So it came as no small shock when, on the eve of winter break last December, principal Lynda Byrd summoned Maynard to her office. "I regret to inform you," Maynard recalls her saying as he sat stunned, "that I have to terminate you, effective immediately." Byrd assured him the problem wasn't his teaching but an all-but-forgotten incident 21 years earlier. A routine background check by the school—delayed by a bureaucratic mixup—had revealed that Maynard was arrested in 1974 for possession of less than half an ounce of marijuana. A 1979 Illinois law designed to protect schoolchildren from convicted criminals—and expanded in 1985 to require schools to check teachers' criminal records—dictates that schools fire a teacher who has committed any one of a number of designated crimes, including misdemeanor drug offenses. (It does not mention more serious convictions such as murder or armed robbery.) There is no possibility for appeal. "There was nothing to discuss," says Maynard. "I wanted to yell, This is crazy!' But I kept my cool."
In 1974, Maynard was a 20-year-old college student—and, like many of his contemporaries, an occasional pot smoker—when he was involved in a minor traffic accident. Searching his car, police found a plastic bag of marijuana. He pleaded guilty and paid a $100 fine. "I thought it was over and done," says Maynard, now so opposed to drugs that he backed his wife Mary Ann's tough-love approach when she made his 19-year-old stepson, Travis, move out of their house last June for repeatedly using marijuana and other drugs. "I didn't even know it was on my record."
Byrd could do little since she was bound by the law. But the principal—who won't talk publicly about the matter—told him she sympathized, and in a Jan. 3 letter to him she praised his "fine service to the school and its students."
Ironically, the firing came just as Maynard had settled into a career that was giving him a renewed sense of purpose. After graduating from Kent State University in 1977, he earned a master's in public administration from Northern Illinois University and was aiming for a civil service career. He was a substitute teacher at Bloom briefly before working for the state Republican Party—first as a budget analyst and then as assistant to the chief of staff—and then as a general manager of a public-housing project. In 1983, disillusioned with politics, he started his own forklift service and ran it until 1992. Yet he felt something was missing. Mary Ann, 45—his wife of six years and the mother of his two stepsons, Travis and Kyle, 15—encouraged him to try teaching again. "He had a wonderful knack for motivating people, especially children," she says. "And I thought it would be great for him to share his knowledge."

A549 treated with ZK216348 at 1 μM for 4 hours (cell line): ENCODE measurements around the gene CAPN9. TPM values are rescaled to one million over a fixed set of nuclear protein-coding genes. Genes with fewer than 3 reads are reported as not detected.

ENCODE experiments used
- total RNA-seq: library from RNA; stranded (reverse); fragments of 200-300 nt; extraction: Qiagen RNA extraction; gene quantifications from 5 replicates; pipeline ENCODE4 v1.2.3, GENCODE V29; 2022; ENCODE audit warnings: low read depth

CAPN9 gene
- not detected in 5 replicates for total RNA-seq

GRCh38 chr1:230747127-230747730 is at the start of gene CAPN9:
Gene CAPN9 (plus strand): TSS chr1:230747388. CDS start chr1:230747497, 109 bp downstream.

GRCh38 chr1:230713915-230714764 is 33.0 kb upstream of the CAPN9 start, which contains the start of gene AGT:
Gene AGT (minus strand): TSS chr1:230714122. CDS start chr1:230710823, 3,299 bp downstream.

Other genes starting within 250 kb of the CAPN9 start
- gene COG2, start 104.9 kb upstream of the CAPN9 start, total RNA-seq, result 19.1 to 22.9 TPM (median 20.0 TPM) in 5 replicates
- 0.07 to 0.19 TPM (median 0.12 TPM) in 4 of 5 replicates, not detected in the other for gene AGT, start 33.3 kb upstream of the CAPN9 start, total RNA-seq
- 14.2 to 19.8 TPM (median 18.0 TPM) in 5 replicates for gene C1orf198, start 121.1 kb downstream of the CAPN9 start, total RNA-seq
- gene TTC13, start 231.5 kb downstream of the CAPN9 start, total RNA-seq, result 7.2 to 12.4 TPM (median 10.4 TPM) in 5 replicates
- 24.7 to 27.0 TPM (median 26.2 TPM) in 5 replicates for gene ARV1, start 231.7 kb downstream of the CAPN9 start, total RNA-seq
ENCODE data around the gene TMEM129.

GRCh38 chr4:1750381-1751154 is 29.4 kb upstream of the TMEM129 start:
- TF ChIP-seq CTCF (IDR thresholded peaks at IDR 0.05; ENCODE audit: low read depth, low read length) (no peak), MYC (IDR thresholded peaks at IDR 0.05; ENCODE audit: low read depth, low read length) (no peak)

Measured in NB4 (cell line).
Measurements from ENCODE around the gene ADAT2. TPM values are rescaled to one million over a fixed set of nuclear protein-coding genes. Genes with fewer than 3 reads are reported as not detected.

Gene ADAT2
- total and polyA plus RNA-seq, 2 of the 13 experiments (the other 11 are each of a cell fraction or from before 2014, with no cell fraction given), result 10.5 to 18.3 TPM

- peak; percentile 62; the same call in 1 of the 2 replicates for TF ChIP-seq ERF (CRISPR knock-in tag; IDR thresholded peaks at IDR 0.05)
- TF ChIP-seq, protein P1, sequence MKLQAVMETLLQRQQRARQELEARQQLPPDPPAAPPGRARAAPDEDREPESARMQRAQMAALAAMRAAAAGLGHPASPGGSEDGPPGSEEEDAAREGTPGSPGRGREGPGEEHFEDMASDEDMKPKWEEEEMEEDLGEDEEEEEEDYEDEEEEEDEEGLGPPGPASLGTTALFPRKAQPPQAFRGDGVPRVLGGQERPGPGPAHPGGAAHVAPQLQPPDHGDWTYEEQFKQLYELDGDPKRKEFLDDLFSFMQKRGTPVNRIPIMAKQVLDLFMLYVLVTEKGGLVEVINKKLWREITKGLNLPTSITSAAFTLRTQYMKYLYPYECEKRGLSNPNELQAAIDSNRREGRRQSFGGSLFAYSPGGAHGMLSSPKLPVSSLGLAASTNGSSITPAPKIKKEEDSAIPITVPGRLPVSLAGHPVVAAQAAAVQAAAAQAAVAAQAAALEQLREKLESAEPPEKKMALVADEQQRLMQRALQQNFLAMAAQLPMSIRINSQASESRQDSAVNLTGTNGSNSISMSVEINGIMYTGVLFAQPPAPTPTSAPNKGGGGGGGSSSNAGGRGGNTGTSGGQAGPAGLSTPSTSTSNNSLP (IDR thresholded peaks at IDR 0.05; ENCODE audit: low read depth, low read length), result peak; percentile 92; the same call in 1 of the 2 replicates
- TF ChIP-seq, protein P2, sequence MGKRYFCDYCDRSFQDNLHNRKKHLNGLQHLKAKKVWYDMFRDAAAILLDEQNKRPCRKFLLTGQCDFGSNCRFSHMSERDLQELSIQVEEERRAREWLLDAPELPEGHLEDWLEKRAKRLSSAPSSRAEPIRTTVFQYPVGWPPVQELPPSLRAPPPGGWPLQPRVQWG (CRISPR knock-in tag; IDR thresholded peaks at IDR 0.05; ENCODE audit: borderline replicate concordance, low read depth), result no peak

In the fall of 1994, while keeping a part-time job selling forklifts, Maynard became a substitute teacher at Bloom, a public school whose 1,400 students come largely from poor, minority families. Earning $18,000 a year there, he quickly impressed colleagues when he shaped up unruly students by offering incentives like class field trips. When he was assigned one particularly tough class for several months, he says, "it was a wonderful feeling when I started making a breakthrough." Students in the biology class he took over were equally enthusiastic. "He was different from other teachers," says Lavell Griffin, 16, who in the past skipped his share of classes but, thanks to Maynard's help and inspiration, will graduate this summer. "Others were more like, 'Let's get it over with.' He'd break things down, not just according to the book."
None of these positive reviews have swayed local or state officials, who continue to defend the law that has cost more than 100 teachers their jobs since 1985. "Everyone knows if there is a law on the books and you're caught breaking it, there are consequences," says state senator Robert Raica of Chicago, who wants the law expanded to apply to more serious crimes. Says Michael Hernandez, general counsel for the state board of education: "You have to balance the rights of the individual with the rights of children to be in a safe environment." Maynard—now selling fork-lifts full-time again—has sued the local and state school boards as well as the Illinois Teacher Certification Board and has voiced support for a lawmaker who wishes to amend the law to provide for a review board. His lawyer has asked the governor to expunge Maynard's record and grant him a pardon.
Maynard's real goal isn't litigation, however. He would gladly drop the lawsuits if he could be reinstated. He wants his job back, and students at Bloom seem to want that too. "He made a mistake," says Lavell Griffin, "but he was a good teacher."
BARBARA SANDLER in Chicago
- Barbara Sandler.
IN HIS NEARLY TWO YEARS AT BLOOM Township High School outside Chicago, Michael Maynard earned a reputation with students and faculty as the sort of attentive and involved teacher who could motivate even the kids everyone else had given up on. "Mike," says Sheryl Smith, an English teacher, "is one of the rare gems who has a natural rapport with teenagers." Jennifer Prokop, 15, generally a good student, recalls how Maynard, 42, helped when she was having trouble in his biology class by patiently explaining the mechanics of the human heart. "He cared—it was just the way he was," she says. "And our class took to him."